Bottom line - if you are managing your domain name and server - setup your default wildcards and you might want to also add some custom error pages to point your webserver to when someone requests a page that does not exist - add your logo and link back to your main site with a small site search script or something on it... it's so annoying to request a resource or html page from a website - even clicking on one of their links on another page on their site - and that ugly "400 Error" page comes up. So much a business can do to preserve the user experience by making sure to handle errors and keep their customers. I also recommend that you include a "REPORT BROKEN LINKS" in the modified error pages and perhaps with the default wildcard redirect landing page that can also include an automatic redirect to the index home page or other choice page if the visitor does not interact or otherwise.

I'm off topic now - but clearly - the OP needs to know a little more about what causes the ISP to be able to intercept the error... the DNS handler does not provide a useful response to the undefined subdomain requested because it is not there - so the ISP serves up a revenue generating page instead. Easy fix though!

  • 27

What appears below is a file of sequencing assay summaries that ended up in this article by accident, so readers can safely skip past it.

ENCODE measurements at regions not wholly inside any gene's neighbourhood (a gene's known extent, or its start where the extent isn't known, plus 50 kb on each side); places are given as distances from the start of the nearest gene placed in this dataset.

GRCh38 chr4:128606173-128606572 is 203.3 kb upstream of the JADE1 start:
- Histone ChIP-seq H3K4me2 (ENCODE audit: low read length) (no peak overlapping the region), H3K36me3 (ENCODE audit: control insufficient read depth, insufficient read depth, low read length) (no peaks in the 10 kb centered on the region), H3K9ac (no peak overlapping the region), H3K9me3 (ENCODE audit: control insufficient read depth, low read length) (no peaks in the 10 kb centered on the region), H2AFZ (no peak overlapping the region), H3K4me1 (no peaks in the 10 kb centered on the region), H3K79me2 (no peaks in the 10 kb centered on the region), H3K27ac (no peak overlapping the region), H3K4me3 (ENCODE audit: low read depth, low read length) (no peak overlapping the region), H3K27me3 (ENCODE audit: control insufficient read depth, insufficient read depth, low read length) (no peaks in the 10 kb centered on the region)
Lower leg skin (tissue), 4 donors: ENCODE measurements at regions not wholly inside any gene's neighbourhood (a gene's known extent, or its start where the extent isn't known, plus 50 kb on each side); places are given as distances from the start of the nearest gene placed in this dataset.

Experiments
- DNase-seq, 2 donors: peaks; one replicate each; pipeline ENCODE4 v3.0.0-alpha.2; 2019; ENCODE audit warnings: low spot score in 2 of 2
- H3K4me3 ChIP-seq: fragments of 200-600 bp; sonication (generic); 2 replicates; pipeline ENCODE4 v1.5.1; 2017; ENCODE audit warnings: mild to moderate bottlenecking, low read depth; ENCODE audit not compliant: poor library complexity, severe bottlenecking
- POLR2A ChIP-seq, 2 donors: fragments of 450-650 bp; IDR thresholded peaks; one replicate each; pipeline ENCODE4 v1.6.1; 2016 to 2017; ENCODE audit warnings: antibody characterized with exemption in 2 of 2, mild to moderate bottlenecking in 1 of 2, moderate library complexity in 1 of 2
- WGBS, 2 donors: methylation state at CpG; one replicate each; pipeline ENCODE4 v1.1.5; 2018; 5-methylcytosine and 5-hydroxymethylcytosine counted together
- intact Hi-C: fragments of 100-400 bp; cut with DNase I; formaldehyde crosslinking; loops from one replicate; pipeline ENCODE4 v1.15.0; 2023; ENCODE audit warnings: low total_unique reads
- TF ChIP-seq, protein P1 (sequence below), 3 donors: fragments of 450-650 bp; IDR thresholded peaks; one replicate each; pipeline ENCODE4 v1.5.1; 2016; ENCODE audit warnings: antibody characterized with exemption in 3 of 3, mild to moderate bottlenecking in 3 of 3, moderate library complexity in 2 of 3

"this is a ISP norm actually" I suspect this depends heavily on locale. None of the ISPs I have used have done it (and if my current one started doing it, they would be hearing from me...). – a CVn Feb 23 '17 at 10:13
  • 5
    In order to call this a "norm", this chould be a BCP or at least a MAY in the corresponding RFCs. I strongly doubt that. – Hagen von Eitzen Feb 23 '17 at 16:31
  • 7
    @HagenvonEitzen sadly, profit driven companies like ISPs (at least here in the US) care little about BCPs and RFCs and other standards. Thus, the real world norm can end up deviating very, very far from the published standards. – Doktor J Feb 23 '17 at 17:23
  • 4
    @DoktorJ In some sense, one might say that if they intentiously break RFCs, which are the loose de-facto standard of the Internet, what your service provider provides you with is not the Internet ... my 2c – Hagen von Eitzen Feb 23 '17 at 19:04
  • 6
    The ISP thinks returning fraudulent responses to DNS requests can help, but the person they think it can help is not the customer. – Jon Hanna Feb 24 '17 at 2:22

There is no record for that subdomain:

$ dig BDASERVER.businessdts.com

; <<>> DiG 9.8.3-P1 <<>> BDASERVER.businessdts.com
;; global options: +cmd
;; Got answer:
;; ->>HEADER<<- opcode: QUERY, status: NXDOMAIN, id: 11871
;; flags: qr rd ra; QUERY: 1, ANSWER: 0, AUTHORITY: 1, ADDITIONAL: 0